Thursday, June 19, 2014

Took a While Crocodile

Drawing a Crocodile

Prints, posters, stationery cards, and signed fine art reproductions  
are available for purchase in my Etys shop at: 
Crocodile. 11x17" Ballpoint Pen and Ink wash

Ok, I have to say, this one took longer than I expected. This Crocodile took a while! I probably put 20-25 hours of time into drawing this piece. Not that there is anything wrong with this. I love working on a single piece of art for an extended period of time. Actually, the longer the better, because I get to experience a kind of evolutionary process as the drawing progresses, and this is when I feel I get the chance to improve and learn more. Now, I don't consider myself a photo realistic artist in the least bit. I know people that can make art that you can't even tell isn't a photograph. That is a talent I just don't posses, and am not going to strive for, but what I do like is detail, and most of all I like creating patterns. Finding different patterns that somehow represent the texture and feel of the creature I am drawing, is what I love most. And repeating those patterns throughout a piece of art is where I find true happiness in making art. I never get frustrated, bored, or anxious from repetitive actions. It's more of a mediating experience that makes me very relaxed while I'm doing it. Even to the point where I can concentrate on something else, like watching TV while drawing. 

My drawing surface of choice. A self-healing cutting mat

I've tried many surfaces to draw on, from wood, to illustration board, but my preferred surface for pen work is a self-healthing cutting mat. They come in many sizes, and I find that this surface is ideal for the pressures that my pen demands. It isn't too hard or soft, but just right. This is totally a personal preference and may not work for others.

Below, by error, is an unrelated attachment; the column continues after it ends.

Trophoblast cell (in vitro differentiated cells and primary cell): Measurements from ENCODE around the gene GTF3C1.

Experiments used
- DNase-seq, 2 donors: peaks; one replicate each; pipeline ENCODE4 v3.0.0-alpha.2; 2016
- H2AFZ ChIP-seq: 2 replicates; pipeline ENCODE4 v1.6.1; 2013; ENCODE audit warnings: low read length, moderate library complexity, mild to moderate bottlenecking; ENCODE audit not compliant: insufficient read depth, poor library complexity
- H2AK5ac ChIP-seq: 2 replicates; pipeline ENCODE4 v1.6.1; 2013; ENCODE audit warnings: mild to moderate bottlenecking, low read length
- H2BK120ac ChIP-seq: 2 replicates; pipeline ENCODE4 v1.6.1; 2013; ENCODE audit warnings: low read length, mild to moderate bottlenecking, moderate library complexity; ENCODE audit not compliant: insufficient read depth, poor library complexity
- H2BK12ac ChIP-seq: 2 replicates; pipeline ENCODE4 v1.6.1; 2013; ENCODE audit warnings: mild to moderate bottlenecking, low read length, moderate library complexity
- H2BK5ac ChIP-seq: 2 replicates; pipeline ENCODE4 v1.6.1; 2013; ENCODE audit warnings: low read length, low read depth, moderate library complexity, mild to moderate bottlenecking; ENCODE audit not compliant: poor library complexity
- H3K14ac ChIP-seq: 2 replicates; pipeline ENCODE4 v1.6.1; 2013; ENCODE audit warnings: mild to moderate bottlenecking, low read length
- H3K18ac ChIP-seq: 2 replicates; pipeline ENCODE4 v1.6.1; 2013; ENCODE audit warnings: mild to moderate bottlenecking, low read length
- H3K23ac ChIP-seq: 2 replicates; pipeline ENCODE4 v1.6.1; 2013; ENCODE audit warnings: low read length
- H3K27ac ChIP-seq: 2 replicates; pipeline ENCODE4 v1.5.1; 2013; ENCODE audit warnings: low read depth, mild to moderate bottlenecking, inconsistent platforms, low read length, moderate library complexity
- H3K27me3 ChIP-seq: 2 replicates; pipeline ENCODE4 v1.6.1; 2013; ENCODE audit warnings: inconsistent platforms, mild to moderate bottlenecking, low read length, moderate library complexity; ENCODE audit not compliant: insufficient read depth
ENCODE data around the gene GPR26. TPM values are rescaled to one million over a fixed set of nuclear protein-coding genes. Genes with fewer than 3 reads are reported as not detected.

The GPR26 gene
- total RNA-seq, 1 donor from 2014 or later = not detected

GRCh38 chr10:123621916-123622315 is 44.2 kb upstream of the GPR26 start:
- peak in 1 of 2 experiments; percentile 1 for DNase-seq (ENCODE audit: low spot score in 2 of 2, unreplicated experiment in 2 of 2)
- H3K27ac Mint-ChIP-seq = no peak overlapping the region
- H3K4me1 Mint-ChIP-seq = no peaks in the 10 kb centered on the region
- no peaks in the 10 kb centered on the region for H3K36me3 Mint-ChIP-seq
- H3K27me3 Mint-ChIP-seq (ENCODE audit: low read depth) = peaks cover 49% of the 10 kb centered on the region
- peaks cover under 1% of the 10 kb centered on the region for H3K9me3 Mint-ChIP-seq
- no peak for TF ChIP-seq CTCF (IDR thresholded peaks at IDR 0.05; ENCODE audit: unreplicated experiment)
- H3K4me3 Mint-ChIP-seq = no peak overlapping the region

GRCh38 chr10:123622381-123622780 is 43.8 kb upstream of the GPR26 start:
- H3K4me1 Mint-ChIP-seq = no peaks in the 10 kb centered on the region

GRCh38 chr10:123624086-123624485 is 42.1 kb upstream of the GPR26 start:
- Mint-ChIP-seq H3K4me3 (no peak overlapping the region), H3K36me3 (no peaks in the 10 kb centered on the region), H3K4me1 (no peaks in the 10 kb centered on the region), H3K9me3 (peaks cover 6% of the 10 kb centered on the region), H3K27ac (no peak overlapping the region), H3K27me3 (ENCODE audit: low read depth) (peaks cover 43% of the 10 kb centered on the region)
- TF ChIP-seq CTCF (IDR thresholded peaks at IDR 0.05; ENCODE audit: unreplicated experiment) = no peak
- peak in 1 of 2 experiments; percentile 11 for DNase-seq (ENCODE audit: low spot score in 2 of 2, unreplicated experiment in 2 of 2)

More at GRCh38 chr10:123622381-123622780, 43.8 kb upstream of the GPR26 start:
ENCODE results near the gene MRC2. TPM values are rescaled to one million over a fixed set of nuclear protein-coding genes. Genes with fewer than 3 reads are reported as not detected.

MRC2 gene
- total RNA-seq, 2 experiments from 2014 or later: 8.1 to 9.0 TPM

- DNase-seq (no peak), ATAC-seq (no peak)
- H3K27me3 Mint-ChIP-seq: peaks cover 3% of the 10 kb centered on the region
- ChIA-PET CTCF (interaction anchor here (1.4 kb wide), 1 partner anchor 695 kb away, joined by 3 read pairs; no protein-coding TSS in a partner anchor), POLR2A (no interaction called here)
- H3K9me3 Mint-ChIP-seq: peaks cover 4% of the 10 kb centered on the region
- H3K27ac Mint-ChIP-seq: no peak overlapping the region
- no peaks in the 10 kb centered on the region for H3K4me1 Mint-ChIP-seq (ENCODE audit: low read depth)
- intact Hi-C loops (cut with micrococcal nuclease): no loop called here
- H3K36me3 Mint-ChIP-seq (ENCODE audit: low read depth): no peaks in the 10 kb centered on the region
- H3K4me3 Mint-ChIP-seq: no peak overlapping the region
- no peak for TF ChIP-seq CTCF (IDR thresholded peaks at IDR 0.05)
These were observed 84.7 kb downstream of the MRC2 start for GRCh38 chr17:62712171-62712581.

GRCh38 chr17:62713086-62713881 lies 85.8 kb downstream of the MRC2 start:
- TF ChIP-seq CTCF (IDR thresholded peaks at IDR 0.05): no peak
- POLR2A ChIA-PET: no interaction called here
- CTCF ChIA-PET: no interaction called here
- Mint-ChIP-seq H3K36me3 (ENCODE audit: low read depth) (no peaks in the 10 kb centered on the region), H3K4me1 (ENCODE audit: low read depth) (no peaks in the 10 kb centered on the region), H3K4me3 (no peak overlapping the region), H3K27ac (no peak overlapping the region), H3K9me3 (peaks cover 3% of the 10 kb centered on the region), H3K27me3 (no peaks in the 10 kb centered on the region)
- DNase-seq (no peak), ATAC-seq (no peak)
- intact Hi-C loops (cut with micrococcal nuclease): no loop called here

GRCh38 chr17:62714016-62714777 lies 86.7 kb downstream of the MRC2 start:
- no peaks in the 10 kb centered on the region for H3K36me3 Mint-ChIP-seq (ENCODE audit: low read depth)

For those who might be interested, here is how I approach creating one of my drawings. Once I've come up with the animal that I'm going to draw I do quick sketches to work out the composition. After settling on the composition I do a ruff initial light sketch, in pen, on paper. I move onto what I call, "skinning the animal", by adding in the textures and patterns of the surface. This is were I get my real enjoyment. Exploring different patterns that describe the surface of the particular animal. And then I'm off to the races, at turtle speed that is, slowly constructing the animal usually from the eye out. I love starting with the eyes. One thing I will tell you about drawing with a ball point pen is that it is amazing how temperature effects the ink flow. The warmer it is, the quicker the ink comes out of the pen. When it flows fast it builds up on the pen tip and then makes blotches on the paper. So to avoid this I have a napkin in my other hand and constantly wipe the pen tip. Sometimes wiping after every 3rd or 4th line. It has become second nature to me, so it doesn't effect my drawing freedom at all, but it is something that you have to get use to. I love piecing together the patterns and working out how the scales interact with each other. Drawing one scale at a time before moving onto the next. Finally after the underlining pattern is done, I shade over the patterns to create the form, structure, and shape of the creature. Once the complete drawing is finished I do more shading to add drama. And last I black in the background with layers of india ink. ProArt is my india ink of choice since it is very opaque and covers well. If you have any other questions about my drawing techniques, please don't hesitate to write and ask me. And please forgive me for my bad grammar and misspellings. I'm NO editor, just a guy that loves to draw!